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I've run my daughters 6 pack for years now....its 6 figures with a CAGR over that period of ~21%. Concentrated on the best in class on TSX will produce outsized returns if your horizon is appropriate.
Don't buy individual bonds...the juice will negate the returns. Don't buy a bond ETF...same reason.
Better to get an EQ account and buy a GIC there at least it matches Canada's imaginary inflation rate.
 

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Think of it. Each stock in a 5 pack represents 20%. Full stop. We don't need to go any further. The 5-Pack could be used for "walking around money", but shouldn't be seriously considered for anything else.
It can't be the whole portfolio. I would never put all my equity in the 5-pack. I have mentioned it before way back on the first page of this thread from five years ago: I have many other equities in addition to my 5-pack.

Each position in my 5-pack is about 6% of my overall equities and only 2% of my total investments.

So that's how concentrated I am ... each position such as ENB is just 2% of my overall. Everyone has to watch out for their concentrations and diversifications.
 

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Here's the YTD performance:

5 pack: +22.1%
XIU: +22.8%

Smart, because the "5-Pack" is a disaster waiting to happen in my opinion
I disagree about disaster waiting to happen. These are the largest weights in the TSX and they tend to be a stable bunch. In my historical back test, the worst disaster was Bombardier crashing 94% in 2001/2002... a total wipeout. But the 5-pack actually outperformed the TSX in those years, thanks to its good sector diversification.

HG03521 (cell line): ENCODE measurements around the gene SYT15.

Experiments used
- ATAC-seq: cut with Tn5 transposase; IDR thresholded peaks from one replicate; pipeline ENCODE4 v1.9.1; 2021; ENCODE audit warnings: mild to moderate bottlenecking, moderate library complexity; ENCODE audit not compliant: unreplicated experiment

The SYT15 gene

What you're missing is that if one of the top TSX holdings (like Bombardier in 2001) gets wiped out, then the TSX is in crisis and the whole thing is crashing. When the whole market is in crash mode, the largest caps are still more stable than the rest of the market. Add the equal sector weighting and you gain even more stability. The same was true during the 2020 crash, when my 5-pack didn't fall as much as the broad market.

So I don't lose any sleep over this. If the method was able to handle Bombardier crashing 94%, it's probably going to be OK.

Everyone should do their own research and come to their own conclusions though. I'm just saying that I'm comfortable with it.
 

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Full year 2021 performance for my 5-pack (RY, ENB, CNR, BCE, FTS)

5 pack: 25.1%
XIU: 27.9%

That's a bit of underperformance versus my benchmark XIU but the performance is actually identical to XIC which was 25% as well. So the 5-pack continues to perform on par with the TSX. I did a bit of rebalancing on my positions and got them back to equal weights across the 5 stocks.